3.1. Quality color-magnitude diagrams
We have seen in the last few years remarkable advances in the quality of CMD's for globular clusters. The first advance was the development of CCD panoramic detectors; the second was the high quality data from the fixed HST, which permit the construction of high quality CMD's down to faint main sequence magnitudes. The reduction in crowding, even in the cluster core make high precision photometry possible, with a high degree of completeness. Figure 4 illustrates the main sequence turnoff of NGC 6752 from the work of Rubenstein and Bailyn (1997), obtained with HST. Note the well-delineated lower main sequence and the clear distribution of binaries along the sequence. We are still learning how best to exploit fully data of this quality for age determinations. New fitting techniques which make use of the complete sequence in the CMD are being devised to constrain theoretical isochrones in a more effective way than was possible until now. And for the first time, it has now become possible to construct high precision luminosity functions right into the center of globular clusters (see Section 2.3).
Figure 4. CMD for NGC 6752 by Rubenstein & Bailyn (1997), based on HST observations.
3.2. Distances of globular clusters
Uncertainties in the distances of globular clusters have long been recognized as the primary uncertainty in globular cluster age determinations (see e.g. Renzini 1991). There are three ways currently available to measure the distance of a globular cluster: (1) the use of RR Lyrae variables as standard candles; (2) main sequence fitting; and (3) fitting to the white dwarf sequence. The first two ways are the traditional ways, which have alternately been emphasized over the years; the third way has only recently become possible with the HST.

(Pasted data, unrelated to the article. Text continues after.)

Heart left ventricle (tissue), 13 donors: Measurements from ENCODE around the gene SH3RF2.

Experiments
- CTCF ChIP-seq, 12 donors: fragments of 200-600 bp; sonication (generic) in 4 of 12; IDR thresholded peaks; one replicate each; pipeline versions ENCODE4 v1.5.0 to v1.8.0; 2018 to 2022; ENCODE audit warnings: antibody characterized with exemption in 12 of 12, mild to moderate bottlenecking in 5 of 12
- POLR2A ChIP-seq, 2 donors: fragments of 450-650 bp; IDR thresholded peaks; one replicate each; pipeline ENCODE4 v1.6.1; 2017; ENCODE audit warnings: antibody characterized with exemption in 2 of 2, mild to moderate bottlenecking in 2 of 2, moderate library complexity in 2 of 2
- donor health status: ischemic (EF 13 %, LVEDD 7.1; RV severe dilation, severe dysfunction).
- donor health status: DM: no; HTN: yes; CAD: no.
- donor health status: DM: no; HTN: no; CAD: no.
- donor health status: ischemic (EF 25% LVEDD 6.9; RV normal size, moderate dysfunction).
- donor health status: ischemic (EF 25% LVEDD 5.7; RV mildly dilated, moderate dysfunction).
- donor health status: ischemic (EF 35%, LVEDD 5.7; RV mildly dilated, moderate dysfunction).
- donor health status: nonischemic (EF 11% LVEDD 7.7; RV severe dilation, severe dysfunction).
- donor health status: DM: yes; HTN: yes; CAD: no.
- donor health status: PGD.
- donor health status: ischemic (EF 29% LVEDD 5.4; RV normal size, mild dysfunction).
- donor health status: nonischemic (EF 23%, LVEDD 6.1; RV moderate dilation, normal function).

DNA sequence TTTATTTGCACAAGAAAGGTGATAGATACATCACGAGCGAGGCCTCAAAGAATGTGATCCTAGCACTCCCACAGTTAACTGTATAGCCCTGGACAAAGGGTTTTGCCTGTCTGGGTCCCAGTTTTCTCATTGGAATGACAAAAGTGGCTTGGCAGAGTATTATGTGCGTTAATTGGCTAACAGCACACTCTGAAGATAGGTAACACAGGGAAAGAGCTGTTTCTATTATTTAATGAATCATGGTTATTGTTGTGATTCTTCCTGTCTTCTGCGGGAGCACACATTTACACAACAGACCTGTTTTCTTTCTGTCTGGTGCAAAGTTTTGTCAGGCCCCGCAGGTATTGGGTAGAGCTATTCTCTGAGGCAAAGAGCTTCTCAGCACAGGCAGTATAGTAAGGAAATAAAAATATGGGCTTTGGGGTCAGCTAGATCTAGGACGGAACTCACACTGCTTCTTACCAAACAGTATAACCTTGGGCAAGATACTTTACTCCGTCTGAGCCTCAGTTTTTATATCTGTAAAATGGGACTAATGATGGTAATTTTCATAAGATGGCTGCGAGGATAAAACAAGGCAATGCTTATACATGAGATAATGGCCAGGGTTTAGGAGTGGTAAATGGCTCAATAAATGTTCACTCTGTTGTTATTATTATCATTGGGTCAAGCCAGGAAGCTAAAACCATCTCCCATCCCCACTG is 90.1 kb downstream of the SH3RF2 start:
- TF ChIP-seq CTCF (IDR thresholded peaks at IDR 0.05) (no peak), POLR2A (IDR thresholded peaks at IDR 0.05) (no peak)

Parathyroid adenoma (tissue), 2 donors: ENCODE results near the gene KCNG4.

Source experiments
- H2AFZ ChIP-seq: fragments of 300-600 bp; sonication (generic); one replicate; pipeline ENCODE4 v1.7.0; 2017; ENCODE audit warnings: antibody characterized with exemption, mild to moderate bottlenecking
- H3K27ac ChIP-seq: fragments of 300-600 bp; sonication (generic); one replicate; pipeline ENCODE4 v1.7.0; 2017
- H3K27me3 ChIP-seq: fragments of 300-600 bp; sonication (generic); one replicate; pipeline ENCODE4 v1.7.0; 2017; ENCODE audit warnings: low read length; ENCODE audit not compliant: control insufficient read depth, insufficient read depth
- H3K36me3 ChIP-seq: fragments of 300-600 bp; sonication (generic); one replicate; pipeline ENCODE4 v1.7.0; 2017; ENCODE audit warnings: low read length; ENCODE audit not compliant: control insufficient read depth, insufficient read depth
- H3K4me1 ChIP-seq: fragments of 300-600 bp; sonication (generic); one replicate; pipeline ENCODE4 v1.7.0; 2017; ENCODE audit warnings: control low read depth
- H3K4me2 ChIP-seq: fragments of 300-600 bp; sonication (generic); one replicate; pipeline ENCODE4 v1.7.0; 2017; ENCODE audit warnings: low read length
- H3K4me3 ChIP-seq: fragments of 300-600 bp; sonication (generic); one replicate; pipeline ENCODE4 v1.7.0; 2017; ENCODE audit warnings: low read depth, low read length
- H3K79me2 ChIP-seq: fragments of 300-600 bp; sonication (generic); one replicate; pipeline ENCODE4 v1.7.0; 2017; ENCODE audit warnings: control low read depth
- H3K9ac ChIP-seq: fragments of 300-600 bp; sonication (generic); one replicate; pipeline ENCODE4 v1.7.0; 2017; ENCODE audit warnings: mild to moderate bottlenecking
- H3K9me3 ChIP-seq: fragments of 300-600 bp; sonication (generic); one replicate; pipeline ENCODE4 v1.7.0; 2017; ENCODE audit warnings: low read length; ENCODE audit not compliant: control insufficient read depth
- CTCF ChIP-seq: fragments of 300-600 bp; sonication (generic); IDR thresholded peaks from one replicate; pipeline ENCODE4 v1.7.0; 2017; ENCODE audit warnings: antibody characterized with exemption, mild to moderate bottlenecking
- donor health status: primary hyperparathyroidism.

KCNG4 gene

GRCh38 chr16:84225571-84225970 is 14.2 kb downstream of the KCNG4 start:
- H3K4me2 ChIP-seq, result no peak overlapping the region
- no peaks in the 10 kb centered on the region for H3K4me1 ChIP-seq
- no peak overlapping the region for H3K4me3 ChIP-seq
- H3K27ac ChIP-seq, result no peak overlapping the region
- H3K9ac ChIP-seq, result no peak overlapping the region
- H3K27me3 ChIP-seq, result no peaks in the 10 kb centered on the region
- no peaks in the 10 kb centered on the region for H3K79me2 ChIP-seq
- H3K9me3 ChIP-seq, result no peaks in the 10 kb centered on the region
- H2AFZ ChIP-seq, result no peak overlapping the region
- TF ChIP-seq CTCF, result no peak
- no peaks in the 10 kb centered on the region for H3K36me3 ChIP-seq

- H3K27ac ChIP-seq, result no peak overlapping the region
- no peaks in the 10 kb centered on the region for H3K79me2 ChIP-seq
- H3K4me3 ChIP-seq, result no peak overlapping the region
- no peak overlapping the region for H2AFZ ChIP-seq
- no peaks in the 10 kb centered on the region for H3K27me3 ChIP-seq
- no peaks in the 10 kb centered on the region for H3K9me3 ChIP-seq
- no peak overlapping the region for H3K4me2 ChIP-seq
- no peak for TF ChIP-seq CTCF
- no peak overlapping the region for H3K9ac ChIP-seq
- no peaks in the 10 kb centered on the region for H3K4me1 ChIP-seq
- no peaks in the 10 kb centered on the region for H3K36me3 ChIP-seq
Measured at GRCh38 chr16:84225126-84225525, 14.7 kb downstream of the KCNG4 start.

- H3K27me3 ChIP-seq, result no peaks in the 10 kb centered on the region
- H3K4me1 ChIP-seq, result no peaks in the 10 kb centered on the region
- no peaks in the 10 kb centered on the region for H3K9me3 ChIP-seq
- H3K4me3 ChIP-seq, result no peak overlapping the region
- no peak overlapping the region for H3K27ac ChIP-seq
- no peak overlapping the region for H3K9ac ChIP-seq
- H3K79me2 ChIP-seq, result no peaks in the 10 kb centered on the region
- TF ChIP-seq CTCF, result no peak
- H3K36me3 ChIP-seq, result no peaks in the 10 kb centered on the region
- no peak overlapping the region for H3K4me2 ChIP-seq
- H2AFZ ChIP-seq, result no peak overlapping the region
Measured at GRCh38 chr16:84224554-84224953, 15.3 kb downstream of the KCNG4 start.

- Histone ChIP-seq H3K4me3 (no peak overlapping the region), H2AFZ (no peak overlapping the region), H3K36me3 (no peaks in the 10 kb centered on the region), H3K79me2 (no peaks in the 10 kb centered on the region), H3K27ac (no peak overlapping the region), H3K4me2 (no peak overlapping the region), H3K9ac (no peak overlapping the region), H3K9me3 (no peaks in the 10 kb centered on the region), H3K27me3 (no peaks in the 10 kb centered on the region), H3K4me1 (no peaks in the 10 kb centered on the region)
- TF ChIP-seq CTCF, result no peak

3.2.1. RR Lyrae variables
This method was favored early on, when it was believed that all RR Lyrae variables have the same magnitude, near Mv(RR) = 0. More recent work has shown that the RR Lyrae variables are fainter and that Mv(RR) depends on metallicity (Sandage 1990). It is convenient to write:
where the slope is the primary concern for studies of the relative ages of globular clusters (Zinn 1985; Sarajedini and King 1989; Carney et al. 1992). Both and must be known for absolute ages determinations. Chaboyer et al. (1996a) recently explored the consequences for globular cluster ages of the choice of and , and on the basis of the data available at the time, selected = 0.20 and = 0.98 as "best" values. The derived value of Mv(RR) for each [Fe/H] was then combined with theoretical turnoff luminosities to calibrate the V method.
3.2.2. Main sequence fitting
In principle, one could determine the position of the main sequence for a given [Fe/H] with the help of nearby halo stars with known parallaxes. The argument is based on the assumption that high velocity field dwarfs, which are metal-poor and share the halo kinematics of globular clusters, must be identical to globular cluster main sequence stars. This straightforward approach cannot be used at this time in the absence of a sufficient sample of well determined parallaxes for halo field stars. The release of the Hipparcos parallax catalogue in 1997 should remedy this deficiency and may revive main sequence fitting as a viable way to determine globular cluster distances.
3.2.3. White dwarf sequence
The detection of the white dwarf cooling sequence in some globular clusters is now possible with HST (Richer et al. 1995). Figure 5 shows the recent observations of white dwarfs in NGC 6752 by Renzini et al. (1996). The derived distance modulus of 13.05 is in excellent agreement with the distance modulus of 12.96 assigned to NGC 6752 by Chaboyer et al. (1996a) from their Mv(RR) calibration.
Figure 5. White dwarf sequence in NGC 6752 (denoted by black dots), superimposed in the instrumental HST CMD on the sequence of calibrating white dwarfs with known statistical parallaxes, denoted by asterisks and squares (Renzini et al. 1996). A distance modulus of 13.05 has been derived for the cluster.
Spectroscopic observations must also provide the cluster metallicity [Fe/H] and [ / Fe], the degree of -capture element enhancement in the cluster. Both of these quantities enter in the microscopic physics of the stellar model in a sensitive way and are major sources of age uncertainty (see Section 5). The initial helium abundance cannot be measured spectroscopically in the main sequence stars and is taken to be the near-primordial value observed in very metal-poor gaseous nebulae, i.e. Y = 0.23 to 0.24.